Broad beans must be one of the easiest of vegetable crops to grow, so easy in fact that they make the ideal first vegetable for the novice or kids to love to grow.
Large dry bean seeds can be sown in the open ground in Autumn or Spring, or raised in pots, should the Winter weather prove unsuitable.
No matter how you choose to grow your broad beans, one thing is for sure you are going to love the reward and relish the harvest, experienced only by gardeners who choose to reap the benefits felt when growing your own fresh broad beans and vegetables.
Broad beans could be compared to Marmite, you either love them or hate them. I imagine that many of us as adults shy away from trying to grow Broad beans, due in part to a childhood dislike for such a rugged vegetable.
Tastes change and develop as we mature so it’s not surprising that broad beans tend to be favoured by the older generation, as we grow to appreciate different tastes and textures.
Steeped in History the Broad or Fava beans are even mentioned on Egytptian tombs and provided a staple diet for livestock and as a field nourishing crop. The Broad bean we have grown to love in the UK, is a larger seed cultivated form of the legume that made it a popular household vegetable.
Broad beans are more often refered to as Fava beans outside of the UK, they are a rich source of protein and fibre, as part of a balanced diet that can reportedly help with a weight loss programme.
Seed merchants offer a varied range of named cultivars of Broad beans, specially selected for unique cultural and enviromental traits.
- ‘Aquadulce Claudia’: Popular fast growing and hardy long pod variety for autumn or early spring direct sowing.
- ‘Bunyard’s Exhibition’: Pre 1835. this traditional variety is another long pod that produces a harvest of tasty pale seeded beans with 7-9 beans per pod.
- ‘Imperial Green Longpod’: An superb tasty variety, plants produce a very heavy harvest with pods growing up to 15 inches in length containing 9 green beans. Awarded a RHS Award Of Garden Merit (AGM).
- ‘Optica’: Lower growing plant, awarded the RHS Award Of Garden Merit (AGM). It is a very heavy cropper with short pods containing 5 white beans. Pick young pods and eat like Mangetout.
- ‘Masterpiece Green Longpod’: Reliable, cultivar with a slender pod.
- ‘Medes’: A popular, heavy cropper, good habit on this variety of broad bean.
- ‘Red Epicure’: Pods contain up to 5 crimson red beans. Dates from 1894.
- ‘Scorpio’: Raised for the frozen vegetable industry with pale flowers and small, mild tasting beans
- ‘Stero’: A very popular variety with thin pods.
- ‘The Sutton’: A dwarf that produces small, tender beans ideal for pots.
- ‘Witkiem Manita’: This early maturing cultivar has good yields and hardy.
When to grow
Broad beans have been associated with a winter crop due to the frost tolerance of acclimatised plants and germinating seeds that continue to grow at low temperatures. Grown as a field crop to prevent soil erosion field beans an inferior strain of fava bean an ancient form of green manure.
Where to grow
Best grown as a wind break or physical barrier to your allotment or vegetable garden and always as part of your crop rotation programme.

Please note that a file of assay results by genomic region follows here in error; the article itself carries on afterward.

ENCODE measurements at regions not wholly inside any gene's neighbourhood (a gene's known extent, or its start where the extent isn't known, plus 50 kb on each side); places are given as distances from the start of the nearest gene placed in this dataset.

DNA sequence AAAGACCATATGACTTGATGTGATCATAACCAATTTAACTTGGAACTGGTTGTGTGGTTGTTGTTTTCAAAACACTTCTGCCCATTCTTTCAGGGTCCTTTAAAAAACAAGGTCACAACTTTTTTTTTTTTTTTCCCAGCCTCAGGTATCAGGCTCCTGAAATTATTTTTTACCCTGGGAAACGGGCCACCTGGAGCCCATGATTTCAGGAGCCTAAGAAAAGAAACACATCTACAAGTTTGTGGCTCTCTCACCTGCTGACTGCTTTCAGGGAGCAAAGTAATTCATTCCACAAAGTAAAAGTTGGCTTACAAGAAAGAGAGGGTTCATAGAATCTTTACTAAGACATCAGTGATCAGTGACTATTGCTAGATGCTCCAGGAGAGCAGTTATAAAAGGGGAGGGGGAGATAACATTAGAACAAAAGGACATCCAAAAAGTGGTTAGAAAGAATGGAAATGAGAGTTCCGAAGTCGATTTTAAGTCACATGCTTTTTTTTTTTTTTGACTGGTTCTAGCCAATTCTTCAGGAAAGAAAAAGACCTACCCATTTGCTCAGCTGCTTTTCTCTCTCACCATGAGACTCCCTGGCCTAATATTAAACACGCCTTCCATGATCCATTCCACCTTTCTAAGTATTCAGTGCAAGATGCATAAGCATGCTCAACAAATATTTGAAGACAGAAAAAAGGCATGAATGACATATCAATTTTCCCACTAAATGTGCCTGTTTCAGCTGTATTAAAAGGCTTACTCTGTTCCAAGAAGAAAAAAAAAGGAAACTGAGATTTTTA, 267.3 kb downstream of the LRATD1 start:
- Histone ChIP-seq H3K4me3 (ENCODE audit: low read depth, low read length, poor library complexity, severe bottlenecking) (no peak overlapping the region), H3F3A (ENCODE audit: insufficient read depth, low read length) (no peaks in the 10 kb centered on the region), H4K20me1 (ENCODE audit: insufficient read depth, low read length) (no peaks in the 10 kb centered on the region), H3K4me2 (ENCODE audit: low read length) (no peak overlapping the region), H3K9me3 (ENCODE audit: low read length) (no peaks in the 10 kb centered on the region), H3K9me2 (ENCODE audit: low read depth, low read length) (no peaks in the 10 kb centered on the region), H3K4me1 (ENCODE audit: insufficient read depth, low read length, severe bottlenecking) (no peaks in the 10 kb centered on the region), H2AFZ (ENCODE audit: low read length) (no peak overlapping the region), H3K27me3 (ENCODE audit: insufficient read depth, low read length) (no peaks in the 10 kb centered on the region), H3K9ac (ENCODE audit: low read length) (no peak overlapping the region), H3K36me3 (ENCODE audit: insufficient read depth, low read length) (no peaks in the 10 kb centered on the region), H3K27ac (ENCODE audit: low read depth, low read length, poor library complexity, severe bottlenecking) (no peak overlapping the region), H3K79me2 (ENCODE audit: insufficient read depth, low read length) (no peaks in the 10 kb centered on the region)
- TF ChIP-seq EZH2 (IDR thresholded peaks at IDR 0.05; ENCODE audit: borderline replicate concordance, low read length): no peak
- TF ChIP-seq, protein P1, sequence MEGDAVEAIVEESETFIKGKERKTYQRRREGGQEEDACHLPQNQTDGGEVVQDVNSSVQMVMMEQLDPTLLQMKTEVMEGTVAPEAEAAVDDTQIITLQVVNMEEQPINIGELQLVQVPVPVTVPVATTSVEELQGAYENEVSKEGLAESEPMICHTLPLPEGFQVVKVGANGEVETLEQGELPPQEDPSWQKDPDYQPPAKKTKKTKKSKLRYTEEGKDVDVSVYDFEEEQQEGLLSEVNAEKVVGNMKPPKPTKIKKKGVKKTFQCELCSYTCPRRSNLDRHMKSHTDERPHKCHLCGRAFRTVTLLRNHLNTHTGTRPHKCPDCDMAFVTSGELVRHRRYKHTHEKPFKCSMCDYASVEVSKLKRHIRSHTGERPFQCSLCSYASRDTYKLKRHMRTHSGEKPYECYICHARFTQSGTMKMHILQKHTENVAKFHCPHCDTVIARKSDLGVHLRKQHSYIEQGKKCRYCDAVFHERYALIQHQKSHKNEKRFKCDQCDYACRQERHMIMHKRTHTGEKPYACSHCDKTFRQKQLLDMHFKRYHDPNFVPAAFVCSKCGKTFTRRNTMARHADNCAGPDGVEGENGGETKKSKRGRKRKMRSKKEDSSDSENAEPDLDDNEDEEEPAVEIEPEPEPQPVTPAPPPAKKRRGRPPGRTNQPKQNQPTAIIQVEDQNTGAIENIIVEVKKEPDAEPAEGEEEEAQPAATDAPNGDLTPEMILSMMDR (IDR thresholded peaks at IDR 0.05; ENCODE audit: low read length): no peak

Best growing medium
Previously manured ground that yielded potatoes will have a great friable well worked soil that would benefit from the application of an organic fertiliser or poultry manure.
Raise seeds under protection in a loam based compost if prolonged frost prevents a late Autumn outdoor sowing.
Seeds geminated in pots have delicate roots that dislike disturbance, using jiffy pots and planting without root disruption as the peat pressed containers are biodegradable.
Broad beans dislike the heat of the Summer sun and are best raised on the allotment when little else will flourish. Pinching out the growing tips when they begin to flower will encourage the plant to concentrate on producing healthy fruiting pods that will supply you with amble fresh broad beans throughout the Spring.
Pest and Disease
Hardy, tough and resilant the broad bean is resistant to most pests and disease providing the ideal growing condtions will ensure your broad bean do not surcumb to attack from Blackfly or Chocolate spot.
Broad beans are so easy to pick you are going to love harvesting time. To enjoy tender broad beans try and pick while the pods are small, these immature pods can be enjoyed like mange-tout. Long pod varieties can hold up to 7 or even 9 beans per pod however in my opinion what you gain inquantity you lose in quality, as the larger the bean the tougher the texture.
Freshly picked Broad beans take only a few minutes to cook in a boiling pot of water and can be easily removed from their rather tough shells. Frozen broad beans should be cooked following the manafactures instructions, whereas dried broad beans will need soaking overnight prior to cooking.
Nothing beats growing your own vegetables for your family kitchen.
Growing your own vegetables has been proven not only to be a rewarding hobby but also a healthy one, so it’s not surprising that many backyard gardeners and even those with a terrace are also turning to grow their own.
A collection of fresh herbs to micro greens and salad leaves there is little doubt that fresh grown produce looks, tastes and even smells better than manipulated mass-produced crops.
Additional benefits of growing your own include the increased activity and exercise to improve your mobility and metabolism but also the mind. Gardening has been proven to reduce stress and anxiety, in both adults and children. A welcome distraction from everyday life gardening can absorb all your senses me transport you to carefree couple of hours tending to Mother Nature.
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Broad beans must be one of the easiest of vegetable crops to grow